Instead of launching full-fledged seasonal flu vaccine programs in October, most have announced they will offer seasonal shots in October only to seniors – who aren’t currently at high risk from the pandemic H1N1 virus – and residents of long-term care facilities. After pandemic vaccination efforts are completed, most of those provinces plan to offer seasonal vaccine more broadly.

The Canadian findings, which are reportedly mirrored in data from Manitoba as well, suggest that people who got a flu shot last fall were twice as likely as people who didn’t to contract swine flu. But the association, if it is real, is to mild disease. There is no evidence that people who got seasonal flu shots are more prone to develop severe illness if they catch the new H1N1 virus.

Scientists from the United States, Britain and Australia have looked at their data but didn’t see the same effect. A number of scientists have speculated that the Canadian data may have some built-in confounders – factors that can produce false results. For instance, if people who get flu shots are also more likely to seek a diagnosis of swine flu if they get sick, that could make it seem like more of them got the illness when in fact what happened is that more of their illnesses were recorded. But if the Canadian results are due to some statistical flaws or selection biases, no one on the 4 1/2-hour teleconference was able to put a finger on what exactly the problem is, Wood acknowledged. And he admitted there may not be a satisfactory answer to that puzzle in the foreseeable future.

In the meantime, a summary of the situation will be presented to the WHO’s Strategic Advisory Group of Experts on immunization, also known as the SAGE. The group, which meets later this month, makes recommendations for the WHO on vaccination policy. Wood said he couldn’t prejudge what the committee will decide, but said for the moment it doesn’t seem like the WHO needs to ask countries to change their vaccination programs for this fall. “The fact that it’s just been seen in Canada at the moment, I don’t think that that’s going to force global policy changes,” he said.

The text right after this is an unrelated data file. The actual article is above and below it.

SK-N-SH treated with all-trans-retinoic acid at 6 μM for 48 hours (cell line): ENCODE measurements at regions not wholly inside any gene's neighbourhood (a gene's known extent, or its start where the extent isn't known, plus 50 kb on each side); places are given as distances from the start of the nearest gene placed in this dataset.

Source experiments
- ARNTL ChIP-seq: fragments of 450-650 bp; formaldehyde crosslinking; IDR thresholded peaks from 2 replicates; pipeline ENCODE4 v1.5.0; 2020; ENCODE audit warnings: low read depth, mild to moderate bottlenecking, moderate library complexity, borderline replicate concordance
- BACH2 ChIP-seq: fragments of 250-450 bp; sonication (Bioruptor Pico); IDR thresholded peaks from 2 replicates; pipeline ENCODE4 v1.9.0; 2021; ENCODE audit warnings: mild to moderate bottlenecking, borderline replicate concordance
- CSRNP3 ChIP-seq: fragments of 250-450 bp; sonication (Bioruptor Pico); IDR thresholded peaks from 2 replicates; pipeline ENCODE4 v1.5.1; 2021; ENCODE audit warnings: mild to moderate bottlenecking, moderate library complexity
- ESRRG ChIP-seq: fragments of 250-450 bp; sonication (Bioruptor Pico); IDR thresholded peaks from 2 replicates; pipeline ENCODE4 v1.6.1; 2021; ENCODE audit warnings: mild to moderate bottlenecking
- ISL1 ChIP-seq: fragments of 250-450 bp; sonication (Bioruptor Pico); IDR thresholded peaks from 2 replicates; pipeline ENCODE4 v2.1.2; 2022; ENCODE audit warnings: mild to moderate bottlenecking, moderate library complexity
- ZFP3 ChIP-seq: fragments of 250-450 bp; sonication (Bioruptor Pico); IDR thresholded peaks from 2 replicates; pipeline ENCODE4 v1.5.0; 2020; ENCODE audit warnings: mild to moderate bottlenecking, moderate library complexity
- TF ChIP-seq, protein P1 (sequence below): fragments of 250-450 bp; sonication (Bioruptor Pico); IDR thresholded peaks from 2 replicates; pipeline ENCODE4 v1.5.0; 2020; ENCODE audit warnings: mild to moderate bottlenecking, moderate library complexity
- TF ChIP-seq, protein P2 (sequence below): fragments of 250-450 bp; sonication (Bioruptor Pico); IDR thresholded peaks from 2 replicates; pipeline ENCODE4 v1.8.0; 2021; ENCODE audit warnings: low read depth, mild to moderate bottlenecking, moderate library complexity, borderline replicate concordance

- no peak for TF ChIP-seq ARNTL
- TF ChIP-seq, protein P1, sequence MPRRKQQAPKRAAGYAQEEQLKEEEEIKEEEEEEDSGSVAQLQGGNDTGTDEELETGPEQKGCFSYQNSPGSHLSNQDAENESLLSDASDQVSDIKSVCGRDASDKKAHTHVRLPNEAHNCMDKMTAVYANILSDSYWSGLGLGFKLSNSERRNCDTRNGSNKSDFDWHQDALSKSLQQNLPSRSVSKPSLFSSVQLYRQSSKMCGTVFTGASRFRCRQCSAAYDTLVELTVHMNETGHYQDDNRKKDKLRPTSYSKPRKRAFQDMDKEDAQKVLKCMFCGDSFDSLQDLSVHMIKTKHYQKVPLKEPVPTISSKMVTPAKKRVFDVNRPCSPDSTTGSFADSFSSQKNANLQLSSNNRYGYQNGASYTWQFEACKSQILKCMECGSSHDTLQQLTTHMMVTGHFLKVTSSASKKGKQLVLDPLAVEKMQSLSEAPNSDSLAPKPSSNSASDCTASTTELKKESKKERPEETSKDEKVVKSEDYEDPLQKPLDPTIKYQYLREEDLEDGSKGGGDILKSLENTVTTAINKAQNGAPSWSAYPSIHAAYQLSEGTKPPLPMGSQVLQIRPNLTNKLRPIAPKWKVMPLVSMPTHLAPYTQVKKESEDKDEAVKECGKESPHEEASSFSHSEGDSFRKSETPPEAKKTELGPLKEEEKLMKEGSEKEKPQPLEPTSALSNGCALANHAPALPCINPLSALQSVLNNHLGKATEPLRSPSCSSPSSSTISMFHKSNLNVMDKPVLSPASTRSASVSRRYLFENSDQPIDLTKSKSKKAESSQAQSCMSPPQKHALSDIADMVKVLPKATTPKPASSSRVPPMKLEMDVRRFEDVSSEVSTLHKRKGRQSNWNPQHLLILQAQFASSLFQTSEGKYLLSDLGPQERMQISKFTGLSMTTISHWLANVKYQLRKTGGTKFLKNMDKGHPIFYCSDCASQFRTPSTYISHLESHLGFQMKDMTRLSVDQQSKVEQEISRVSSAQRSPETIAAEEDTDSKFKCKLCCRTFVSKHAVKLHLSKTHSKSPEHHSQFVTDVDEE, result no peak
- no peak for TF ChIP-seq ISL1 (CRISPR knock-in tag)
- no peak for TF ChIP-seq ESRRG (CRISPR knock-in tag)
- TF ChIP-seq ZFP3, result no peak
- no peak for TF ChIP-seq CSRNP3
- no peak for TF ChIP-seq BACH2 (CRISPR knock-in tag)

Rates of laboratory-confirmed influenza were similar among health care providers who wore surgical masks compared with those who wore fit-tested N95 respirators while caring for febrile patients with respiratory illness, recently published data indicate.

Researchers from several sites in Canada and the United States randomly assigned 446 nurses at eight Ontario tertiary care hospitals to wear either a surgical mask (n=225) or an N95 respirator (n=221) between Sept. 23, 2008 and Dec. 8, 2008. During the study period, 50 nurses in the surgical mask group contracted laboratory-influenza compared with 48 in the N95 respirator group.